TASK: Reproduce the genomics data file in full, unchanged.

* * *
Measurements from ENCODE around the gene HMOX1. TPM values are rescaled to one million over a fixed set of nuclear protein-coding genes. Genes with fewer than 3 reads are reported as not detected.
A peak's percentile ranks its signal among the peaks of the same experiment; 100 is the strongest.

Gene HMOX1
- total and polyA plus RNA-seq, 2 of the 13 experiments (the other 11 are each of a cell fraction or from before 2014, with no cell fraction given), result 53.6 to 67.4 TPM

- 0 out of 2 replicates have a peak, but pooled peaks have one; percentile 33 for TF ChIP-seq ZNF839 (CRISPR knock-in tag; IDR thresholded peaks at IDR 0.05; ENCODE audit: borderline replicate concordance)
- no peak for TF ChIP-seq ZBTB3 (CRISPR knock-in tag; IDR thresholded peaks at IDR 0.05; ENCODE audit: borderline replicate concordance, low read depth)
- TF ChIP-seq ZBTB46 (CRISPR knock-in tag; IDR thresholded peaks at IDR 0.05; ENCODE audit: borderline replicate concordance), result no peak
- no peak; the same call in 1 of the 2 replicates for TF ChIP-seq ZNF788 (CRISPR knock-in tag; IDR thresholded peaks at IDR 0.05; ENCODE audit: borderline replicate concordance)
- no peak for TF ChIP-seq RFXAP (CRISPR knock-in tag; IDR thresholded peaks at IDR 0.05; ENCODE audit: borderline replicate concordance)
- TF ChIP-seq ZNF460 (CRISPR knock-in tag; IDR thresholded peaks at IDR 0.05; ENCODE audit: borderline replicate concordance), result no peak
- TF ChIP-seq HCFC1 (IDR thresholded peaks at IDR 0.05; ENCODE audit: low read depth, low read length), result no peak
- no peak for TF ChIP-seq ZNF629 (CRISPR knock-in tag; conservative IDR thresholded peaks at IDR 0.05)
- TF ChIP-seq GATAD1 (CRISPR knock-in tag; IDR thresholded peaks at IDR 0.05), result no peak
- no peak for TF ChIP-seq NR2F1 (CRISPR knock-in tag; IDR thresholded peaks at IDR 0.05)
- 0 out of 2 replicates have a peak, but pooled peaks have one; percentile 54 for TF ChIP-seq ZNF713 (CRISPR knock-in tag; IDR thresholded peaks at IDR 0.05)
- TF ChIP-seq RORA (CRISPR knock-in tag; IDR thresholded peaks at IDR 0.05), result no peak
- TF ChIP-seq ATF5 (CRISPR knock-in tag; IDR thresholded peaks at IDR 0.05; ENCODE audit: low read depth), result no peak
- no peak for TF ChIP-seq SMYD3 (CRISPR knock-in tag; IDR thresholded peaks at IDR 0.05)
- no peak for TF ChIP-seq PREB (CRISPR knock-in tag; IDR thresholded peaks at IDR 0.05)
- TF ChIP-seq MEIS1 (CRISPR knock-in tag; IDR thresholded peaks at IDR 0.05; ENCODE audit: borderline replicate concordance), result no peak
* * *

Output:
Measurements from ENCODE around the gene HMOX1. TPM values are rescaled to one million over a fixed set of nuclear protein-coding genes. Genes with fewer than 3 reads are reported as not detected.
A peak's percentile ranks its signal among the peaks of the same experiment; 100 is the strongest.

Gene HMOX1
- total and polyA plus RNA-seq, 2 of the 13 experiments (the other 11 are each of a cell fraction or from before 2014, with no cell fraction given), result 53.6 to 67.4 TPM

- 0 out of 2 replicates have a peak, but pooled peaks have one; percentile 33 for TF ChIP-seq ZNF839 (CRISPR knock-in tag; IDR thresholded peaks at IDR 0.05; ENCODE audit: borderline replicate concordance)
- no peak for TF ChIP-seq ZBTB3 (CRISPR knock-in tag; IDR thresholded peaks at IDR 0.05; ENCODE audit: borderline replicate concordance, low read depth)
- TF ChIP-seq ZBTB46 (CRISPR knock-in tag; IDR thresholded peaks at IDR 0.05; ENCODE audit: borderline replicate concordance), result no peak
- no peak; the same call in 1 of the 2 replicates for TF ChIP-seq ZNF788 (CRISPR knock-in tag; IDR thresholded peaks at IDR 0.05; ENCODE audit: borderline replicate concordance)
- no peak for TF ChIP-seq RFXAP (CRISPR knock-in tag; IDR thresholded peaks at IDR 0.05; ENCODE audit: borderline replicate concordance)
- TF ChIP-seq ZNF460 (CRISPR knock-in tag; IDR thresholded peaks at IDR 0.05; ENCODE audit: borderline replicate concordance), result no peak
- TF ChIP-seq HCFC1 (IDR thresholded peaks at IDR 0.05; ENCODE audit: low read depth, low read length), result no peak
- no peak for TF ChIP-seq ZNF629 (CRISPR knock-in tag; conservative IDR thresholded peaks at IDR 0.05)
- TF ChIP-seq GATAD1 (CRISPR knock-in tag; IDR thresholded peaks at IDR 0.05), result no peak
- no peak for TF ChIP-seq NR2F1 (CRISPR knock-in tag; IDR thresholded peaks at IDR 0.05)
- 0 out of 2 replicates have a peak, but pooled peaks have one; percentile 54 for TF ChIP-seq ZNF713 (CRISPR knock-in tag; IDR thresholded peaks at IDR 0.05)
- TF ChIP-seq RORA (CRISPR knock-in tag; IDR thresholded peaks at IDR 0.05), result no peak
- TF ChIP-seq ATF5 (CRISPR knock-in tag; IDR thresholded peaks at IDR 0.05; ENCODE audit: low read depth), result no peak
- no peak for TF ChIP-seq SMYD3 (CRISPR knock-in tag; IDR thresholded peaks at IDR 0.05)
- no peak for TF ChIP-seq PREB (CRISPR knock-in tag; IDR thresholded peaks at IDR 0.05)
- TF ChIP-seq MEIS1 (CRISPR knock-in tag; IDR thresholded peaks at IDR 0.05; ENCODE audit: borderline replicate concordance), result no peak